have argued the contrary.

The referendum for approval
The same occurred with the need for the referendum for approval, to follow the approval of the constitutional reform by the National Review Assembly. In this case, the argument has been that the recognition of presidential reelection does not constitute a basic right.

But Article 272 not only establishes basic rights as the sole category for the holding of a referendum
to confer popular legitimacy to the constitutional reform.

It also includes the territorial and municipal codes; the citizenship, nationality, and immigration regime; the currency regime; and the reform procedures established in the Constitution.

In other words, the Constitution outlines five different categories in which the reform of the Magna Carta done by the National Review Assembly requires the Central Electoral Committee, within 60 days of its
proclamation, to call a referendum, which is simply an election, in which more than half of 30 percent of the voters who appear in the electoral registry vote to approve the constitutional reform.

However, as some have argued, since explicit reference is not made to the Executive Power in Title IV of the Constitution with regard to the need for a referendum for approval, this is not a constitutional obligation.

Nonetheless, if the connection is made
with Article 22 on the citizenship regime, it’s clear that the Constitution holds that “The rights of all citizens include electing and being eligible for the offices established in the present Constitution….”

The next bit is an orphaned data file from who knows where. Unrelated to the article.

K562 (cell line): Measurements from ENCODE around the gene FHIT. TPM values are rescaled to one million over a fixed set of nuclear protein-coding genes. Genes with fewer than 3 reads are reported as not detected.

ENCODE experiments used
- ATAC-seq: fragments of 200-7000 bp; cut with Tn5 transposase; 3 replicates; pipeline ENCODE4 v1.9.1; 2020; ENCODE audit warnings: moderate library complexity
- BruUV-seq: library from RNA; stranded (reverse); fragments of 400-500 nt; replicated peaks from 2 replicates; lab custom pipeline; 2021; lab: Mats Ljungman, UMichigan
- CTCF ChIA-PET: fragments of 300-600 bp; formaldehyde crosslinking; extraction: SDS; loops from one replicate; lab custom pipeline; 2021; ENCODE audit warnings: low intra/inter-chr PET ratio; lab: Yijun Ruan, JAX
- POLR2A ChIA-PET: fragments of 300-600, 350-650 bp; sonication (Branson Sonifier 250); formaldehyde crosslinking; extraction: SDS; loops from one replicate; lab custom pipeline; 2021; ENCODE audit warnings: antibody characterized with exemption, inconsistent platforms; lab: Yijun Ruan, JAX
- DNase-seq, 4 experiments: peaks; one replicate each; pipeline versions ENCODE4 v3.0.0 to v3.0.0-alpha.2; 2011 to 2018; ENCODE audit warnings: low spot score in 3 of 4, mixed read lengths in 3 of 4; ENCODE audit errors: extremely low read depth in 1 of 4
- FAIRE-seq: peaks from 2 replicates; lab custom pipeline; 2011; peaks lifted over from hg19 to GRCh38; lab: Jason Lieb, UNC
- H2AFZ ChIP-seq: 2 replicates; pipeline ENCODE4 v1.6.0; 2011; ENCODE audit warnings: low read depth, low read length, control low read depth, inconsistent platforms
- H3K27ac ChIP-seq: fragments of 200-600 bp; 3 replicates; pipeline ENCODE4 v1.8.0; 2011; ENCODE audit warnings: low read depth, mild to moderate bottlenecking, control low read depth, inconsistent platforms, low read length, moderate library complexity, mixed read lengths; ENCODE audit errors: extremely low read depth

Of course, among those offices established in the Constitution is that of President of the Republic. Therefore, once again by analogical interpretation, the conclusion is reached that fulfillment of this requirement is an obligation for
the legitimate completion of the constitutional reform process.

But in any case, in this matter on which a consensus should have existed among the members of our legal community, none has emerged. The reason seems to lie in the need for more directness of expression in the constitutional text, such that it gives no place to perverse or partial interpretations.

All this leads us to the fact that if our Magna Carta is of a rigid nature, as indeed it is, a
future constitutional reform should safeguard it against such fragility or vulnerability to any sort of modification.

A reform should be made that is expressed in such clear, precise, and direct language that no doubts can arise over whether in the expressly stipulated cases a designated majority and referendum are required to approve any amendment.

We will thereby better protect our Constitution and our democracy.